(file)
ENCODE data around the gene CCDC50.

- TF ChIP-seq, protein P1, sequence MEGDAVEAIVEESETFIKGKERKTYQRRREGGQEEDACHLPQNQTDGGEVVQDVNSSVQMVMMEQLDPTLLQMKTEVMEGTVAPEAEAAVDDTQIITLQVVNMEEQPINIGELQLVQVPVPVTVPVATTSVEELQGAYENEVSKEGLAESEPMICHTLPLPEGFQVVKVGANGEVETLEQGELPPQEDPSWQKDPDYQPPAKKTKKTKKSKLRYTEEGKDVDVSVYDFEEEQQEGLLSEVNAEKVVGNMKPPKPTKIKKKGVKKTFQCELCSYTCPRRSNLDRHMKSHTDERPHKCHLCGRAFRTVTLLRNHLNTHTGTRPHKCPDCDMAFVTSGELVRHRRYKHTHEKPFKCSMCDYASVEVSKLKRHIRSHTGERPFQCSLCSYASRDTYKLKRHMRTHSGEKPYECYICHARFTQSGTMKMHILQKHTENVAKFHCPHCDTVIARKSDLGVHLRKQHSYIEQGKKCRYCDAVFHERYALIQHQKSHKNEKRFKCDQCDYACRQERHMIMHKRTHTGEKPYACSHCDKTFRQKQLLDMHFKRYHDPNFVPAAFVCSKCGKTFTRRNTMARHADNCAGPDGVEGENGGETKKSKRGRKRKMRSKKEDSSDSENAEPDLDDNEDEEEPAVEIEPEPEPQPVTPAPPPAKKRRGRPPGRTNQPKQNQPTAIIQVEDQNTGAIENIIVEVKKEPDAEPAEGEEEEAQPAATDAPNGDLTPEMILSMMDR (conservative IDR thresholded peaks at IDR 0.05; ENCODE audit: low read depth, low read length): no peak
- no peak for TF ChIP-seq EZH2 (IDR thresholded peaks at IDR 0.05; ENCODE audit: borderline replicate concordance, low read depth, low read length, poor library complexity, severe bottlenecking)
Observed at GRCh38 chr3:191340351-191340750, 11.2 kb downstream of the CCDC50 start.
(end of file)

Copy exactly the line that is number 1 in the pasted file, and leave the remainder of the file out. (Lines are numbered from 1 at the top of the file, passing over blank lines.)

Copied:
ENCODE data around the gene CCDC50.